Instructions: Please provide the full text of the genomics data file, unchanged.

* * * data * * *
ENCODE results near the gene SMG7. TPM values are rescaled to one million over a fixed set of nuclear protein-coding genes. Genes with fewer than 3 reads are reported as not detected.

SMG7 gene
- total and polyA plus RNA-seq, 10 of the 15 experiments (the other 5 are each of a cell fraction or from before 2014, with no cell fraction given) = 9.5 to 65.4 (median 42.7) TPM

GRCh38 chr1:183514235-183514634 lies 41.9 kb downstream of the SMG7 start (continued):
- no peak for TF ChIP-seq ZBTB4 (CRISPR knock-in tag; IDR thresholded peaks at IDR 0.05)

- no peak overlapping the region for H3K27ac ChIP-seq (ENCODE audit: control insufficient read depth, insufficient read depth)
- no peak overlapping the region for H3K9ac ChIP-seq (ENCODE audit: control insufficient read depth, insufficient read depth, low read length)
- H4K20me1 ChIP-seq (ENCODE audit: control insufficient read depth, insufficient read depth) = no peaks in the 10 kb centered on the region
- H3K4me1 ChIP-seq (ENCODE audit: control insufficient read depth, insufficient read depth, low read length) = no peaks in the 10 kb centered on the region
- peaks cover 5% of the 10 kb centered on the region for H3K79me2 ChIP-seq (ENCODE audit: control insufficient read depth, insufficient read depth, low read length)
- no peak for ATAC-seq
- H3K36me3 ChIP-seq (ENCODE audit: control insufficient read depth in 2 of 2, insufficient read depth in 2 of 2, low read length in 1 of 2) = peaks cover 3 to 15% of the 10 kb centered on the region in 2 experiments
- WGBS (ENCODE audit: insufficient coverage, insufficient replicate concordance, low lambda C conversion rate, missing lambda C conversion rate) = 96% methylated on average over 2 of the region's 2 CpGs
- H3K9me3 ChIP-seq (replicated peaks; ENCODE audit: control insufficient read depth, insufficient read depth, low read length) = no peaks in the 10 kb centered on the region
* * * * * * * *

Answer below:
ENCODE results near the gene SMG7. TPM values are rescaled to one million over a fixed set of nuclear protein-coding genes. Genes with fewer than 3 reads are reported as not detected.

SMG7 gene
- total and polyA plus RNA-seq, 10 of the 15 experiments (the other 5 are each of a cell fraction or from before 2014, with no cell fraction given) = 9.5 to 65.4 (median 42.7) TPM

GRCh38 chr1:183514235-183514634 lies 41.9 kb downstream of the SMG7 start (continued):
- no peak for TF ChIP-seq ZBTB4 (CRISPR knock-in tag; IDR thresholded peaks at IDR 0.05)

- no peak overlapping the region for H3K27ac ChIP-seq (ENCODE audit: control insufficient read depth, insufficient read depth)
- no peak overlapping the region for H3K9ac ChIP-seq (ENCODE audit: control insufficient read depth, insufficient read depth, low read length)
- H4K20me1 ChIP-seq (ENCODE audit: control insufficient read depth, insufficient read depth) = no peaks in the 10 kb centered on the region
- H3K4me1 ChIP-seq (ENCODE audit: control insufficient read depth, insufficient read depth, low read length) = no peaks in the 10 kb centered on the region
- peaks cover 5% of the 10 kb centered on the region for H3K79me2 ChIP-seq (ENCODE audit: control insufficient read depth, insufficient read depth, low read length)
- no peak for ATAC-seq
- H3K36me3 ChIP-seq (ENCODE audit: control insufficient read depth in 2 of 2, insufficient read depth in 2 of 2, low read length in 1 of 2) = peaks cover 3 to 15% of the 10 kb centered on the region in 2 experiments
- WGBS (ENCODE audit: insufficient coverage, insufficient replicate concordance, low lambda C conversion rate, missing lambda C conversion rate) = 96% methylated on average over 2 of the region's 2 CpGs
- H3K9me3 ChIP-seq (replicated peaks; ENCODE audit: control insufficient read depth, insufficient read depth, low read length) = no peaks in the 10 kb centered on the region